Philipse’s book on Heidegger — David Auerbach’s review

Professor Kevin Hill drew my attention to Auerbach’s review of Herman Philipse’s Heidegger’s Philosophy of Being (Princeton, 1998) and this excerpt from Philipse in particular:

Heidegger’s individualistic notion of authenticity, according to which Dasein has to liberate itself from common moral rules in order to choose one’s hero freely, tends to collapse into a collectivist notion, according to which the choice is not made by an individual at all, but is predetermined by the destiny of the Volk to which one belongs.

And this on the persistently religious core of Heidegger’s thought, as he attempts to salvage religion after the death of God:

The core of the postmonotheist leitmotif is the idea that traditional monotheism died because Being was misinterpreted as a being, God. The postmonotheist strategy purports to destroy monotheism and to rescue religion by arguing that monotheist faith, which died, is not the true religion. True and authentic faith is the thinking of Being. This strategy faces a dilemma. On the one hand, postmonotheology should resemble traditional monotheism sufficiently for satisfying similar religious cravings. Indeed, we saw that the meaning of Heidegger’s postmonotheist thought is parasitic on the Christian tradition. On the other hand, postmonotheism should not resemble traditional monotheism too closely. For in that case, it could be interpreted as just another variety of the deceased monotheist tradition, as a watered-down and more abstract version of Christianity, a substitute religion, and the postmonotheist strategy will fail altogether.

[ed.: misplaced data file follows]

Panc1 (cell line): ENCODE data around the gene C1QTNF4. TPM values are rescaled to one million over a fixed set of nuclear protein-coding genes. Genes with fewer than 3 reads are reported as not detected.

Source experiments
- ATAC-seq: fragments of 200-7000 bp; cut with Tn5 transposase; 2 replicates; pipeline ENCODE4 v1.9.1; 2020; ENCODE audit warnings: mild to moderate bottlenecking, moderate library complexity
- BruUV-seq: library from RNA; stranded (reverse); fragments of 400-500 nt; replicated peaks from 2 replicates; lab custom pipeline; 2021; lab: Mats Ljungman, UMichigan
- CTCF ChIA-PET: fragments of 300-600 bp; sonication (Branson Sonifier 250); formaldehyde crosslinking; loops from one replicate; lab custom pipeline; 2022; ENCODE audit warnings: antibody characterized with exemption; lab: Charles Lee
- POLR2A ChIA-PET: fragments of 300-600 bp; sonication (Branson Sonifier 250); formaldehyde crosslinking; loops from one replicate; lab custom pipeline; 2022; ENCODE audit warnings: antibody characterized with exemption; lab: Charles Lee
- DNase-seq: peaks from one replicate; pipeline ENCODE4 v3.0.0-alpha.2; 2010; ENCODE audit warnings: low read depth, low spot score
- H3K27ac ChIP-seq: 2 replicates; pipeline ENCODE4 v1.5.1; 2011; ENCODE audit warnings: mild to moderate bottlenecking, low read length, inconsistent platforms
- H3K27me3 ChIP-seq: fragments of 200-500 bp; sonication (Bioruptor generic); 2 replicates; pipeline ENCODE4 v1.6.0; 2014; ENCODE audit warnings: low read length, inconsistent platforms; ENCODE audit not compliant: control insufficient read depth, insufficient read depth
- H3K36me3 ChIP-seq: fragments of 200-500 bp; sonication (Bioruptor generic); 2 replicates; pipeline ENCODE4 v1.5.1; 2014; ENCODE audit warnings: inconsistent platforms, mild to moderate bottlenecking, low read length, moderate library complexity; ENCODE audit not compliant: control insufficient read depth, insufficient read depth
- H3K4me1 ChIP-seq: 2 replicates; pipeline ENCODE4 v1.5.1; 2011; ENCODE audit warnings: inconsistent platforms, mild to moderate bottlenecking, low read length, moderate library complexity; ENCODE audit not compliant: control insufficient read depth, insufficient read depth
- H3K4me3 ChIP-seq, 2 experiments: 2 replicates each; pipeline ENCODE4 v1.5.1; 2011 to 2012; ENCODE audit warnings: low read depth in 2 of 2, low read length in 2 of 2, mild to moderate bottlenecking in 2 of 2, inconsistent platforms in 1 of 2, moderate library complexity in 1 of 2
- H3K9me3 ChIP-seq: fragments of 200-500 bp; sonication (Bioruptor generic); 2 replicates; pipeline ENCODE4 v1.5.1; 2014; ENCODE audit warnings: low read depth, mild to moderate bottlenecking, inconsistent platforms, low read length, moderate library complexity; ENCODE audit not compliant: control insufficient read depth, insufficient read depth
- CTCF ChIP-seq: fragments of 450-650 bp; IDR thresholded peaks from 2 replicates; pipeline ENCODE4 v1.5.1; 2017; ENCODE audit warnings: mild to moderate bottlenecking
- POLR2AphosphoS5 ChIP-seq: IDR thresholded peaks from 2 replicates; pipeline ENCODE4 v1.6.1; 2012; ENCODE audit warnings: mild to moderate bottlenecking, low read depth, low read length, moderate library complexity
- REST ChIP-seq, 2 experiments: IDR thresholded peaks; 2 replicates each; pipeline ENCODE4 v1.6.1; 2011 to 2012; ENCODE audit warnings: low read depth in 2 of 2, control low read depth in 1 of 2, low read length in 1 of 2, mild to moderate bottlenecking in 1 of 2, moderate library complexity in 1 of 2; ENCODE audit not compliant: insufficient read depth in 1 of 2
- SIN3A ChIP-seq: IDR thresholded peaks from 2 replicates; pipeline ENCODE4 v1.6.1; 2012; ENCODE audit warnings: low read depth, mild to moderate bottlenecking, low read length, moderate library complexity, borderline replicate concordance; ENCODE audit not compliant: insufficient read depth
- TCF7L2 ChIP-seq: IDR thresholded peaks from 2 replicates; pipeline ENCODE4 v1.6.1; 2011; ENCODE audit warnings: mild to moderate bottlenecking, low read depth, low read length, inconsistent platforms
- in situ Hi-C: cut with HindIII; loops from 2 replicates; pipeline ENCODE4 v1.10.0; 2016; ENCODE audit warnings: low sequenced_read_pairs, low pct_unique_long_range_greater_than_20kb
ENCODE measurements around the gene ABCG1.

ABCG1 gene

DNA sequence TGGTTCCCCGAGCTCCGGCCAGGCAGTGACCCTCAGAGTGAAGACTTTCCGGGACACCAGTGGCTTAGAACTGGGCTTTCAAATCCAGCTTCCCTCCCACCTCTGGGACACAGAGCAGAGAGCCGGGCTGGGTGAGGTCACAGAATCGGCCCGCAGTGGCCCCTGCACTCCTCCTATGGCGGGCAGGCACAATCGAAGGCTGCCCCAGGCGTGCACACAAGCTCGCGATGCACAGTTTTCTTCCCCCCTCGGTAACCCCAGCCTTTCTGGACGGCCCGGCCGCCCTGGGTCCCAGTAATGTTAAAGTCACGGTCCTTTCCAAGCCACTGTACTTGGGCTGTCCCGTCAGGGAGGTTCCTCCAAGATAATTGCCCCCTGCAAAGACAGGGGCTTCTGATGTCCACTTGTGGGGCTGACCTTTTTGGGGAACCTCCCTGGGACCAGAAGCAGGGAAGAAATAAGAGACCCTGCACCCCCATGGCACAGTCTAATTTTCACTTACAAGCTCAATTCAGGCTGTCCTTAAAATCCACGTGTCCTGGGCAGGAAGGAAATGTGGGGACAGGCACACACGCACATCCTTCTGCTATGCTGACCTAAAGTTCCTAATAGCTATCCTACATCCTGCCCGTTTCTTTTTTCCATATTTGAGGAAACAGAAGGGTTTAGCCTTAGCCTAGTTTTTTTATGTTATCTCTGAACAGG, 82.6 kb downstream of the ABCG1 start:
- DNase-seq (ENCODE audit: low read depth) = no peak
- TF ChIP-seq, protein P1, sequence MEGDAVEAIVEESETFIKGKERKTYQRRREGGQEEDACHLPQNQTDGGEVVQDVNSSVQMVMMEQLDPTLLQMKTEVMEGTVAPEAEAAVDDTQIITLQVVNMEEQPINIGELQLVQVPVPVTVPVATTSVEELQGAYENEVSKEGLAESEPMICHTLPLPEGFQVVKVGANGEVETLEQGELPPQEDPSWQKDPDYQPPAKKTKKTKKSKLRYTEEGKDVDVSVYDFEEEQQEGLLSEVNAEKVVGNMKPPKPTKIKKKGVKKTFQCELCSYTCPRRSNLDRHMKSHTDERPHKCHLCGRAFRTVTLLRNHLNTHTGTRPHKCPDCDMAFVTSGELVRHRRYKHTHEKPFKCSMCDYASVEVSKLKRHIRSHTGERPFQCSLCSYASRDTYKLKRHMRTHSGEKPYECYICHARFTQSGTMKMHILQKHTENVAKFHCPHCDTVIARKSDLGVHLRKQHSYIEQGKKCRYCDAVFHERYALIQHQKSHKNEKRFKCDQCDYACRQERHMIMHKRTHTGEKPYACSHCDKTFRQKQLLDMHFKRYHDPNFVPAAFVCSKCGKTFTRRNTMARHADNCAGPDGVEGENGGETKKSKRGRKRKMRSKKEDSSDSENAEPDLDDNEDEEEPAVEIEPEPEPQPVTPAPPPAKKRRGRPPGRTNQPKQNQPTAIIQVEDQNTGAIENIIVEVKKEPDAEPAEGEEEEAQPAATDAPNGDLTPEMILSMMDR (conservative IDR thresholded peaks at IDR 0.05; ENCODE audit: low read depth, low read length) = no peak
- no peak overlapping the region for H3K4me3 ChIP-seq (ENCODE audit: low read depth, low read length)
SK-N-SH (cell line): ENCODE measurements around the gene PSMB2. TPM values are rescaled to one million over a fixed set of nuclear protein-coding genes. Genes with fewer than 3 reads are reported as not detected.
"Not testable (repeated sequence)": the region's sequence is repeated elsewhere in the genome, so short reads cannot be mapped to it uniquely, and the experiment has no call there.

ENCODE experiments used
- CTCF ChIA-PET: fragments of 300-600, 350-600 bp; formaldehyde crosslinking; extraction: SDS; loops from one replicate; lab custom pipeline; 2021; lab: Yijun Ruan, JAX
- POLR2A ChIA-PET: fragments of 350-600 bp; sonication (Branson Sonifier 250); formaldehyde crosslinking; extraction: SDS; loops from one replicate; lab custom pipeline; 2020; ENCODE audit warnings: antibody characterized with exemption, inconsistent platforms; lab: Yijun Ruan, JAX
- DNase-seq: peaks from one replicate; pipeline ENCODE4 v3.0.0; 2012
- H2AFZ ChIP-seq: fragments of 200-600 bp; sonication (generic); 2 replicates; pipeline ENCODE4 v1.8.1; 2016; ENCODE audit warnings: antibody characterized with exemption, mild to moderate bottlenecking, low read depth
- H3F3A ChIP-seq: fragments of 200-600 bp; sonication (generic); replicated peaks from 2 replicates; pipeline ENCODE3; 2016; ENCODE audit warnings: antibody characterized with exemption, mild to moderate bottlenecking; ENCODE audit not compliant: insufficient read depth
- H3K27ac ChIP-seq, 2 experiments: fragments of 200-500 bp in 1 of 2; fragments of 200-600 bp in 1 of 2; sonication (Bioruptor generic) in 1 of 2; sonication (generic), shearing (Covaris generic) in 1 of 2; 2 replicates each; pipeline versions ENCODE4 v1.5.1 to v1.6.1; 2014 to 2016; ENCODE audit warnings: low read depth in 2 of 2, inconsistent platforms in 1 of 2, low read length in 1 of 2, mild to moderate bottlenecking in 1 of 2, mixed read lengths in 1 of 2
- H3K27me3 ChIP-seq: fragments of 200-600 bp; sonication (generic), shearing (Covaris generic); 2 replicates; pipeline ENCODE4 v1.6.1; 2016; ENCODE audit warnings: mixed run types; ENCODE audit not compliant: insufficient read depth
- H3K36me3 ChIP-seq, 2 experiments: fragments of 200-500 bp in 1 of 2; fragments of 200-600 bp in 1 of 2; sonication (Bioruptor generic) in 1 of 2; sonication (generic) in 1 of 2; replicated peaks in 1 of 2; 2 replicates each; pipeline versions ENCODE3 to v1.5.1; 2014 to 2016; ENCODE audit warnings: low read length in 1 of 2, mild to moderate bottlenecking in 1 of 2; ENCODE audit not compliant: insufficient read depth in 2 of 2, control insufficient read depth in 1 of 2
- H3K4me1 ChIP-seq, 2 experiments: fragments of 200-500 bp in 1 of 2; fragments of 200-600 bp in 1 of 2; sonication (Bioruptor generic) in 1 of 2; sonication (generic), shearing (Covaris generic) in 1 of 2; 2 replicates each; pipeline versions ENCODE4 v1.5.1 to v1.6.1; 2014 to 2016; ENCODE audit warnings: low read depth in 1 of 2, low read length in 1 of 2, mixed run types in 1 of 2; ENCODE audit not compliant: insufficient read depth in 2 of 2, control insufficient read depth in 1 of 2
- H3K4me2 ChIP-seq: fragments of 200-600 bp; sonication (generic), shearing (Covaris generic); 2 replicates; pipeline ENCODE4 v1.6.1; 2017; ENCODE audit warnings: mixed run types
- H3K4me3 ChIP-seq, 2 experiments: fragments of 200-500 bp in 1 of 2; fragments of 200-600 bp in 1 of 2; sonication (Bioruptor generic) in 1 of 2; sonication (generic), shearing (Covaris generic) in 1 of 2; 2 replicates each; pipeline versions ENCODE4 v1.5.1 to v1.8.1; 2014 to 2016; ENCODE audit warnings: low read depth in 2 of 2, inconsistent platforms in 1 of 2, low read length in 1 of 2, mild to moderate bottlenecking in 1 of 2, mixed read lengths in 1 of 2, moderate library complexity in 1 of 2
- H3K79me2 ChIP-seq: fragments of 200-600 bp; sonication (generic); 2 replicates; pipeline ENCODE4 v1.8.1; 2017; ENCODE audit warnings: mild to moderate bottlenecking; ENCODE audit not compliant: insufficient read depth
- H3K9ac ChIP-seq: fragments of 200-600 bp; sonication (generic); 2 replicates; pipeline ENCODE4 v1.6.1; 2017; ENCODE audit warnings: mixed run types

Heidegger and World War One — Altman’s book.
My other posts on Martin Heidegger, postmodernism, National Socialism, the Fuehrer Principle, and more.

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